China's tale of two churches

Worshippers entering the independent Zhongxin Bridge Catholic Church in Tianjin. Conditions for underground churches have worsened in recent years, compared with state-run churches.
Worshippers entering the independent Zhongxin Bridge Catholic Church in Tianjin. Conditions for underground churches have worsened in recent years, compared with state-run churches.PHOTO: AGENCE FRANCE-PRESSE

Govt lavishing funds on state-run facilities in competition against 'underground' churches

TIANJIN • Chinese priest Lin Xiuqiang is pleased with his new Catholic church, its tall tower topped with a cross - and grateful to the local Communist officials who paid US$19 million (S$26 million) to build it.

China's Christians are divided between state-run churches, which pledge allegiance to the officially atheist Communist Party, and "underground" congregations who maintain their independence.

Dozens of church buildings have been demolished and crosses removed in recent months, in what has been seen as a tougher approach by the ruling party towards China's believers, estimated at around 70 million and growing.

But at the same time some local governments are allowing new spires to sprout and even showering funds on places of worship as they seek to woo the faithful to the official church.

Father Lin's immaculate red-brick Hedong Catholic Church in the port city of Tianjin was finished last month."We are happy. The church gives us a new place to practise our faith," he said.

But the Hedong church is aligned with the state-run Chinese Patriotic Catholic Association, and the local Vatican-approved bishop Melchior Shi Hongzhen is barred from the premises.

The 88-year-old lives in the small, metal-walled Zhongxin Bridge Catholic Church and local Catholics said that the authorities restrict his movements.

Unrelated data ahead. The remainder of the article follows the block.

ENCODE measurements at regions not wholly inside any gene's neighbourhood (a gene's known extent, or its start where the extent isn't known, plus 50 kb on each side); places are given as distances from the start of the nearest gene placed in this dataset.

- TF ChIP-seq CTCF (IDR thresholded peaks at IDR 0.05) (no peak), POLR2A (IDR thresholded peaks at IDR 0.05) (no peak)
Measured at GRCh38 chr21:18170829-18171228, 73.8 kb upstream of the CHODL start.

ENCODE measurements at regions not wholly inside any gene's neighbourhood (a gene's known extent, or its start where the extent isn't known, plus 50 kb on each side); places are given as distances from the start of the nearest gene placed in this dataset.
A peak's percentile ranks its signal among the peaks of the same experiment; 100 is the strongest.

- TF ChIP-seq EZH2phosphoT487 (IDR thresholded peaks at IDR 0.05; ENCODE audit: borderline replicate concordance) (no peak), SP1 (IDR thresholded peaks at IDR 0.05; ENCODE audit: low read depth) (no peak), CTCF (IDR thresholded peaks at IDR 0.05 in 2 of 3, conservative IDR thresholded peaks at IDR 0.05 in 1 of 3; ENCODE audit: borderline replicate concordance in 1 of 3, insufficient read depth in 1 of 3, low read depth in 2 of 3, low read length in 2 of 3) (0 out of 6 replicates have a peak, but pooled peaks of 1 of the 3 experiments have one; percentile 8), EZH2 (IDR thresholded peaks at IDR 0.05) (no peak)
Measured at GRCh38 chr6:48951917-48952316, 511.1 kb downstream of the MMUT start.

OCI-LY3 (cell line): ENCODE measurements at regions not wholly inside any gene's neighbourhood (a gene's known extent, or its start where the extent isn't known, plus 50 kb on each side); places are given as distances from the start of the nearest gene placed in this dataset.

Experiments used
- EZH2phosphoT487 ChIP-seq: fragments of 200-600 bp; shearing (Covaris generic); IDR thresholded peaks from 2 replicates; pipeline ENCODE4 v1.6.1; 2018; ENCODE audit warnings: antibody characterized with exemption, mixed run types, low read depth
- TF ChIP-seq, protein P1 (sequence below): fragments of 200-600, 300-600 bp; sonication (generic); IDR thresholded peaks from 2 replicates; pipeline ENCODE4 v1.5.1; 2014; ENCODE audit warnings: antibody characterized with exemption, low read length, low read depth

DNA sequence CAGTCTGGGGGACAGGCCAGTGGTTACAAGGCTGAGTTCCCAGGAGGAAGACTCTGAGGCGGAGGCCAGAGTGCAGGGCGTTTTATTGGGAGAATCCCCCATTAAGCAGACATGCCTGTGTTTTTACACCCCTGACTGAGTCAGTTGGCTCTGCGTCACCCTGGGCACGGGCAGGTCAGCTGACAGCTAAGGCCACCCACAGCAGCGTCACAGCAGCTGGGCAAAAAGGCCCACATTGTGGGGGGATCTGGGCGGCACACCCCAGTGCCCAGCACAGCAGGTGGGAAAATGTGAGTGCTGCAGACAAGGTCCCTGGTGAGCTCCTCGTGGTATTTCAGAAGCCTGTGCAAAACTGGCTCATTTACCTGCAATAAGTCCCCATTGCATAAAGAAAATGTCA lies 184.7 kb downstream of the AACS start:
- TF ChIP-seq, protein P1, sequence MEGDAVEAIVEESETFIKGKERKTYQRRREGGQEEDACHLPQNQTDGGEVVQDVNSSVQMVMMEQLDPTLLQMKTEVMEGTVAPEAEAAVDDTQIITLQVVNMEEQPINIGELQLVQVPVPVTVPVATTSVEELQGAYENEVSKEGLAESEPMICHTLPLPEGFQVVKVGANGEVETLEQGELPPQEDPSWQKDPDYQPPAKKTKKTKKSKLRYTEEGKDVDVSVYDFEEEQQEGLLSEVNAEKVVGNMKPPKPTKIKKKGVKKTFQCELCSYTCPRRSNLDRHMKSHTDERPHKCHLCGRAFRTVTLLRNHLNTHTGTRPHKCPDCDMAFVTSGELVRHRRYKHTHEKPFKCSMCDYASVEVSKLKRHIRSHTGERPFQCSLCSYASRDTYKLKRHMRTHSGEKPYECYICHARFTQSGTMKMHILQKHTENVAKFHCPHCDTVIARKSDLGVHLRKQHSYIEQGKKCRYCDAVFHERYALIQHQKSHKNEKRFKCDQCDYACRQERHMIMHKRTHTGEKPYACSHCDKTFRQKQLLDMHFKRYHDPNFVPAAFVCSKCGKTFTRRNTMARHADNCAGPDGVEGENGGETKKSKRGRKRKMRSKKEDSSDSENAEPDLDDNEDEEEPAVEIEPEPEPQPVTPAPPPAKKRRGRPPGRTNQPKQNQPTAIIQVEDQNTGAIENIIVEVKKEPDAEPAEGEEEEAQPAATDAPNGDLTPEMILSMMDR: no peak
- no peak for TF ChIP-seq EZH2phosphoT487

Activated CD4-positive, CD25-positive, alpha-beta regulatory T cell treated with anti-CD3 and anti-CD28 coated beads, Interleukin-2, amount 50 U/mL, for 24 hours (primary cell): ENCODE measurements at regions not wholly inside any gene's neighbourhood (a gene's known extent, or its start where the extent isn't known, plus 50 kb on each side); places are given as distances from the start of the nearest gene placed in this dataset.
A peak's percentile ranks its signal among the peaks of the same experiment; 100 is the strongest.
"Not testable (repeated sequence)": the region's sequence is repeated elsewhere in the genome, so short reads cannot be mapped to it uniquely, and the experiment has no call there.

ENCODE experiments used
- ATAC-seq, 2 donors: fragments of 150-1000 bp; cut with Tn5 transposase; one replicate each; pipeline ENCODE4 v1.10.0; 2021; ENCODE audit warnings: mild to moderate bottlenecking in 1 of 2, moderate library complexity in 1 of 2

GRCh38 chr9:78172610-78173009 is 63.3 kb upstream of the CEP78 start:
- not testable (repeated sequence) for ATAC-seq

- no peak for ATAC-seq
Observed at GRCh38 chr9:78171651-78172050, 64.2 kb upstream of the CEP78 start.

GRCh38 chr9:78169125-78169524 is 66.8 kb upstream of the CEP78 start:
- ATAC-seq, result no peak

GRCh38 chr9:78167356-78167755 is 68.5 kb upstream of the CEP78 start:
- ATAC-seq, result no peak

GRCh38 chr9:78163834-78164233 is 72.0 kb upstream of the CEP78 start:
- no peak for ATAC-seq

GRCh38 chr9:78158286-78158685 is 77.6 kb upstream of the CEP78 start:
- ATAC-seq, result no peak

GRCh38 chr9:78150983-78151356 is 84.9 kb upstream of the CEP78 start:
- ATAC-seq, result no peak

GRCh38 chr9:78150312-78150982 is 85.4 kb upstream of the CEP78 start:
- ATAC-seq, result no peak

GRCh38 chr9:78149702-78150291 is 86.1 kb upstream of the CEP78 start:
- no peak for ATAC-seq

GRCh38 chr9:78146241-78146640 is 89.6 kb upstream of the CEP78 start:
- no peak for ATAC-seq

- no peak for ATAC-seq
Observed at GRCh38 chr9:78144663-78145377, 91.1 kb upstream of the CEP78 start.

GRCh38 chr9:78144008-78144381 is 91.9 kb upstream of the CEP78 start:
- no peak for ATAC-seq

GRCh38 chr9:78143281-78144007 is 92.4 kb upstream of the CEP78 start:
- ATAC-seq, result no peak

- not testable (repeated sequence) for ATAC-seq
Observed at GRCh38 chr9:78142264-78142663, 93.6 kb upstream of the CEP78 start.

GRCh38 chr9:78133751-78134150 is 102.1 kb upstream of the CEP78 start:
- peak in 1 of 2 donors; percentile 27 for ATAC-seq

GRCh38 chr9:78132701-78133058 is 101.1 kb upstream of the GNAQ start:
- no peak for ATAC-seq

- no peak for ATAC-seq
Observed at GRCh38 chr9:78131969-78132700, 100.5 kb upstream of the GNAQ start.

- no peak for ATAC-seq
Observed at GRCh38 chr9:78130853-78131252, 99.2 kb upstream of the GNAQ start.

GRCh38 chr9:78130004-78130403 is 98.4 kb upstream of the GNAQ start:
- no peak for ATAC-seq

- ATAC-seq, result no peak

The unheated facility, in the shadow of a busy motorway, is surrounded by damp ditches filled with construction waste. At its entrance, a statue of Jesus and Mary and a metal cross are both stained with rust.

"You can see how bad our environment is," said one male member of the congregation, who asked not to be named.

Mr Yang Fenggang, an expert on Chinese religion at Purdue University in the United States, said conditions for underground churches have worsened in recent years.

"The government tries to increase the competitiveness of the officially approved churches in opposition to the underground churches," he added.

Local officials may be more likely to fund churches where underground communities are strong, said church-state relations expert Liu Peng from a government think-tank.

The authorities in Beijing's wealthy Haidian district, a hot spot for unofficial churches, covered most of the cost of the modernist Haidian Church, which was designed by German architects and completed in 2007.

Members of unofficial churches said they have no hope of getting their own buildings approved but still shun state-backed facilities, instead holding services in makeshift spaces as mundane as an apartment above a dental surgery.

The unofficial New Tree church convenes in a dingy office building opposite a travel agency. When asked about the gleaming state-run church nearby, a member surnamed Yang said contemptuously: "Nice building, poor in spirit."

AGENCE FRANCE-PRESSE

A version of this article appeared in the print edition of The Straits Times on July 04, 2015, with the headline 'China's tale of two churches'. Print Edition | Subscribe